Turkmen strongman set for landslide re-election
Turkmenistan recorded near-maximum turnout Sunday in elections that should see President Gurbanguly Berdymukhamedov cruise to a new term at the helm of the isolated but energy-rich nation.
The authoritarian Central Asian state's leader, in power since the death in 2006 of eccentric dictator Saparmurat Niyazov, faced seven loyal members of the elite on the ballot, none of whom dared to criticise him during the campaign.
Voting took place in a festive atmosphere with bands playing traditional music while food and even presents were handed to voters, said an AFP reporter who was taken on a tour of polling stations by the election commission.
With the authorities making clear that voting was a national duty, the election commission said 96.28 percent of the electorate had cast their ballot -- still two percent short of the figure for the last election.
Turkmen television showed Berdymukhamedov getting out of a basic white Lada car to cast his vote alongside his son, who observers said had never before been shown on the screens, as well as grandson and father, who had a police unit named after him last week.
"Our hero president is the only one to take us along the true path. He is the Protector and pillar of the people," voter Gozel Sopyyeva, 60, said at a polling station outside Ashgabat.
Berdymukhamedov, a 54-year-old ex-dentist who became Niyazov's health minister after rising through the ranks of dentistry, won the last polls in 2007 with over 89 percent and it would be a major surprise if he polled much less this time.
The elections are just the third in Turkmenistan's post-Soviet history: Niyazov won a notorious ballot in 1992 in which he was the sole candidate with 99.5 percent and was then declared by parliament president for life in 1999.
While energy-rich Turkmenistan is promoting the elections as a new step in a programme of democratic reforms, Berdymukhamedov's promise last summer to include genuine opposition in the polls appears not to have been fulfilled.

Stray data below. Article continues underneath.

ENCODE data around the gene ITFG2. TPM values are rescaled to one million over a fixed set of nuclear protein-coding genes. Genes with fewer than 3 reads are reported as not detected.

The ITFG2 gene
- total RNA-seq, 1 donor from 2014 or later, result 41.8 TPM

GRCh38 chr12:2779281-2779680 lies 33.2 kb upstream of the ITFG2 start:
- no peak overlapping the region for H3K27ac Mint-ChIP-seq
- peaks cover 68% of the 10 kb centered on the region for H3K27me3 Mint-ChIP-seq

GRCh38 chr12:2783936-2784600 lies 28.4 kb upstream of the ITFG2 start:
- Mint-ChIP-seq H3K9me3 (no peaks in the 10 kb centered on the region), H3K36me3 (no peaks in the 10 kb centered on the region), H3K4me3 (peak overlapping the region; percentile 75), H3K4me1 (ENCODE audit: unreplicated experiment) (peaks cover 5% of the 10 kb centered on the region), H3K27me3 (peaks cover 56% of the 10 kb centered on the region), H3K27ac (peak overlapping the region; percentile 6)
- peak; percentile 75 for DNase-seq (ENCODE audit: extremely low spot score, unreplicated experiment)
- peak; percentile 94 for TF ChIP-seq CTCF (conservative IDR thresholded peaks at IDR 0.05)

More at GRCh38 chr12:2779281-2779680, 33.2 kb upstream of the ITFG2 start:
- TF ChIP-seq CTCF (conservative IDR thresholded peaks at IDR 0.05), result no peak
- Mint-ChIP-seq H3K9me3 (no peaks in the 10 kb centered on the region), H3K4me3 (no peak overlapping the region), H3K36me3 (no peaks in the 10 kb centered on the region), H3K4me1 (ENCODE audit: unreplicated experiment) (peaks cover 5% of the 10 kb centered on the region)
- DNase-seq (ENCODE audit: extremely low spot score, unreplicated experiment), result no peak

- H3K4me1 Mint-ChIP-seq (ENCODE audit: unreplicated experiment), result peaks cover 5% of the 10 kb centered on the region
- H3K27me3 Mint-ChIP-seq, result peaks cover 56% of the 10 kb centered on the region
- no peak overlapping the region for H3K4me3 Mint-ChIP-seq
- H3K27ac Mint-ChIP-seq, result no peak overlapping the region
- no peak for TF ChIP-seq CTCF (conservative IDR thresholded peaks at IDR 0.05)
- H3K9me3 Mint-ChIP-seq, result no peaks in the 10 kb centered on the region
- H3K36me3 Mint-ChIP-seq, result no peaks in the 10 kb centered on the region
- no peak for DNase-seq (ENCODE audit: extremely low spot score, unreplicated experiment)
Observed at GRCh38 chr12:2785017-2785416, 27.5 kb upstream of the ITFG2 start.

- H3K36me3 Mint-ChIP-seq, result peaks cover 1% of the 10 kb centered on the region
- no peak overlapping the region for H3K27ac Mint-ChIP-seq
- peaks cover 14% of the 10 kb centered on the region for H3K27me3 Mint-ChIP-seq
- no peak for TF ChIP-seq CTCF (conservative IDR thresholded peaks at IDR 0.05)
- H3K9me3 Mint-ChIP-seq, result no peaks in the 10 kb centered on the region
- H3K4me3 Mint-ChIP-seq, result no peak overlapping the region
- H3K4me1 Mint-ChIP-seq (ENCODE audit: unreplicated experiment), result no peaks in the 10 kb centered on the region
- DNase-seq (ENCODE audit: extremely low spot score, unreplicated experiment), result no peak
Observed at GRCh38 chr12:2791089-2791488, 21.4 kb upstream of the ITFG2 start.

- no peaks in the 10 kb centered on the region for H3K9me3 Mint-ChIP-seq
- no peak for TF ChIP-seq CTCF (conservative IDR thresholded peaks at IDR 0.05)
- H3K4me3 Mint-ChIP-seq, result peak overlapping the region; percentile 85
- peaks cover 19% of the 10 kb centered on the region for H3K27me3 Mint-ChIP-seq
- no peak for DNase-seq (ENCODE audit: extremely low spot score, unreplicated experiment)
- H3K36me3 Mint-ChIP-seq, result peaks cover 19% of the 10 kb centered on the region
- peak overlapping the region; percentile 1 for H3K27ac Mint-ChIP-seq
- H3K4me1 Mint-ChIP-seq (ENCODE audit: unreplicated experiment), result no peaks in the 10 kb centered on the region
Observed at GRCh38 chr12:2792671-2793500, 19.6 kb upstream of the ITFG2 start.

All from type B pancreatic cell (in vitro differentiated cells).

"Even though there are eight candidates, there was no real election campaign. The authorities want to show competition but it is just between themselves," a Western diplomat told AFP.
The figurehead rival candidates include Energy and Industry Minister Yarmukhammet Orazgulyev as well as a state energy boss, the water resources minister and the director of a cotton factory.
Just under three million people have the right to vote across the vast ex-Soviet state that extends from the Caspian Sea to Afghanistan and is one of the most secretive nations in the world along with North Korea.
Berdymukhamedov has started cautious reform after the excesses of the notorious personality cult under Niyazov, which extended to installing a golden statue of himself in Ashgabat that rotated to always face the sun.
In a half decade that Turkmenistan calls the "Era of Rebirth", Berdymukhamedov had reopened cinemas, theatres and research institutes and started to encourage foreign majors to help exploit its vast energy reserves.
But the president still presides over an autocratic state that cracks down on dissent and he has not been shy of creating a personality cult of his own with his image ubiquitous around the country.
As Niyazov called himself "Turkmenbashi" (Father of All Turkmens), Berdymukhamedov is known as the "Arkadag" (Protector).
Berdymukhamedov has turned his love of horses into a virtual state policy and inaugurated an annual horse beauty show to showcase Turkmenistan's elite Akhal-Teke breed, and his own horsemanship skills.
Turkmenistan has issued no invitation for Western observers to assess the elections on a full-scale mission while human rights workers and journalists have also been denied access to the country.
Amnesty International said ahead of the polls that Turkmenistan was still perpetrating "serious human rights violations" including torture in jails and severe restrictions on political and religious expression.
It said rights activists Annakurban Amanklychev and Sapardurdy Khadzhiev, convicted in 2007 of firearms charges, were still in custody while dissident Gulgeldy Annaniyazov has been held in incommunicado detention since being jailed in 2008.
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